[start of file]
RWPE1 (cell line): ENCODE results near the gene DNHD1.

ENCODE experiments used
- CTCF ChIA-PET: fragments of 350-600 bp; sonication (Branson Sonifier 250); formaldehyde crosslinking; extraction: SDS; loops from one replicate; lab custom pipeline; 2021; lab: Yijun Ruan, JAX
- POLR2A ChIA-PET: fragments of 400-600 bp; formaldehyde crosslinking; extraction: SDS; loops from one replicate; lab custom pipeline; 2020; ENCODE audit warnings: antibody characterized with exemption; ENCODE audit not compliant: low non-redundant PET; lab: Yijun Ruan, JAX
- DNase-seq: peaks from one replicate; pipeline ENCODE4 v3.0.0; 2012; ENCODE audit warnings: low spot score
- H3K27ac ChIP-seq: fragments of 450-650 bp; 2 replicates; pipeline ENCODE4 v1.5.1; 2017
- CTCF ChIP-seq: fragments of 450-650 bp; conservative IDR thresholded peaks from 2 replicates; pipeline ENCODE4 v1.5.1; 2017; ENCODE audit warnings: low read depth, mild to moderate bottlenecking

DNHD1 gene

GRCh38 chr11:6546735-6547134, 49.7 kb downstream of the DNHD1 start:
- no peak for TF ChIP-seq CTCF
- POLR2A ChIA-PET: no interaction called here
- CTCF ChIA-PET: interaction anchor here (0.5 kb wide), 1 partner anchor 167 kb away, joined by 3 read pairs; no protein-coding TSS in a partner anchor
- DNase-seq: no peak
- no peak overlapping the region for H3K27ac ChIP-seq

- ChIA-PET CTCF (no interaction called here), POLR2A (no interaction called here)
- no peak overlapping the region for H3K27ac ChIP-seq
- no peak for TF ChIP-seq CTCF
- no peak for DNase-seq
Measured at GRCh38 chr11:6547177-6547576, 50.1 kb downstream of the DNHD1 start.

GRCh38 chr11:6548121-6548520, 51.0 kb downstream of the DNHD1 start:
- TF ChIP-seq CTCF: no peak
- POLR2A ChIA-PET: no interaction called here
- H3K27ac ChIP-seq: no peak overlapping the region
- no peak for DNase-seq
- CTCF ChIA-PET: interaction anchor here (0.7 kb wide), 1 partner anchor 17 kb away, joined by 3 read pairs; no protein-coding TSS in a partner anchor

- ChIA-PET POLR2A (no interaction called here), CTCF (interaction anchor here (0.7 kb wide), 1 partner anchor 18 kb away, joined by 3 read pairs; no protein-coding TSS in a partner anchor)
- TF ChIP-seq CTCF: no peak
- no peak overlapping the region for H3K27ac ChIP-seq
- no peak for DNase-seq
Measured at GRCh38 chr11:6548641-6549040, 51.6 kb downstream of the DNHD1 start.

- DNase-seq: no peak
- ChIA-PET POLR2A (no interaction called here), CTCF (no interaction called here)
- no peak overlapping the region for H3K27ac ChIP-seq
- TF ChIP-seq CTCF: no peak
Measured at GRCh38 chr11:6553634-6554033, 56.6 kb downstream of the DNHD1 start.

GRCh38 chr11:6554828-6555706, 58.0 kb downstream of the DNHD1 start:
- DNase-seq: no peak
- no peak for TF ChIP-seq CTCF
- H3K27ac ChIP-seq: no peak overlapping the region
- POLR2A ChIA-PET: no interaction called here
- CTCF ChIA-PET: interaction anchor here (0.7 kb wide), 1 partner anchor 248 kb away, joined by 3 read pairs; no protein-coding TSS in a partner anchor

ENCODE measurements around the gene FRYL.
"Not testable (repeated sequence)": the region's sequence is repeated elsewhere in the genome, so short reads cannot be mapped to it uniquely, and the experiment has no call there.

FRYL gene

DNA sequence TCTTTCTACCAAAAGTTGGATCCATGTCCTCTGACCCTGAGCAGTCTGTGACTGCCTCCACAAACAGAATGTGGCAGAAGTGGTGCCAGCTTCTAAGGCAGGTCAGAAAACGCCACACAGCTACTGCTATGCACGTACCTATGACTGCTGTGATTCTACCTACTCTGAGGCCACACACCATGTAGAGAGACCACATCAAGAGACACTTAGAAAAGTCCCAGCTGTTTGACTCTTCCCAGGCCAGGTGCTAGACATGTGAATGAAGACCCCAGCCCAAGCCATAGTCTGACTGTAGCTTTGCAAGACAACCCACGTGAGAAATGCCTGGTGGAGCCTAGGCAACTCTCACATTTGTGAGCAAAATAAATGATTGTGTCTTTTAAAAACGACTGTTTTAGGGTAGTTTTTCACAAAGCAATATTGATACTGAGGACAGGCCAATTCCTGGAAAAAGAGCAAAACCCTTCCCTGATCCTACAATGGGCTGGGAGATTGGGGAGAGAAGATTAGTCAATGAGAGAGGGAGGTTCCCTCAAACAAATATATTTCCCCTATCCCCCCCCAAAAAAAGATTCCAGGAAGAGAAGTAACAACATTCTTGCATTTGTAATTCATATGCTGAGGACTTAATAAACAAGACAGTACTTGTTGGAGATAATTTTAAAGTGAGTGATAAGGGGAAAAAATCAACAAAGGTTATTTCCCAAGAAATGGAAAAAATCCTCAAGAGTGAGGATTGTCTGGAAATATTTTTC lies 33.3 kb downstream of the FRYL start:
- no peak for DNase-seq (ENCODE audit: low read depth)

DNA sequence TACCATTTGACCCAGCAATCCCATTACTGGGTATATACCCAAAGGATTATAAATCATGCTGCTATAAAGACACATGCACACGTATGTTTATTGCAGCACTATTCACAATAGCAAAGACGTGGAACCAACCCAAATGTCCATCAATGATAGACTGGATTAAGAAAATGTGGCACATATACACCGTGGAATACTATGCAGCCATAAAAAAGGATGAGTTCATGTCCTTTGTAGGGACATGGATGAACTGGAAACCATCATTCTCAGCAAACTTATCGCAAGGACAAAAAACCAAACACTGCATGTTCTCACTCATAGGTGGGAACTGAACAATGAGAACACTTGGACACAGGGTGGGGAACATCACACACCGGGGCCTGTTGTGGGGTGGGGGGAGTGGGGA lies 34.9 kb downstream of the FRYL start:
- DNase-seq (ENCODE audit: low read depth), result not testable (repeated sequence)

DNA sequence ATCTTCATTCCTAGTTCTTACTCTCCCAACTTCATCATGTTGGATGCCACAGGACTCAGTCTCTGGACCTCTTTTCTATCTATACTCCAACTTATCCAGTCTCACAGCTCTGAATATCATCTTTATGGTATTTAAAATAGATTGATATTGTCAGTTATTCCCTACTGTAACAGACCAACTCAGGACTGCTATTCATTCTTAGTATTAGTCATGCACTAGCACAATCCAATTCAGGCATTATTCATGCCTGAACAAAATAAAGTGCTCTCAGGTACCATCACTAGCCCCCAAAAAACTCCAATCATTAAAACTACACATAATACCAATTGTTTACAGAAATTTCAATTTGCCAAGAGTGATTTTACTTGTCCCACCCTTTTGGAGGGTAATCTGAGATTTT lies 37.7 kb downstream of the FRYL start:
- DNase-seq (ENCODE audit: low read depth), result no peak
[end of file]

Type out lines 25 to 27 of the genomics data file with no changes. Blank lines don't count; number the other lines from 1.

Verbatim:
- CTCF ChIA-PET: interaction anchor here (0.7 kb wide), 1 partner anchor 17 kb away, joined by 3 read pairs; no protein-coding TSS in a partner anchor

- ChIA-PET POLR2A (no interaction called here), CTCF (interaction anchor here (0.7 kb wide), 1 partner anchor 18 kb away, joined by 3 read pairs; no protein-coding TSS in a partner anchor)
- TF ChIP-seq CTCF: no peak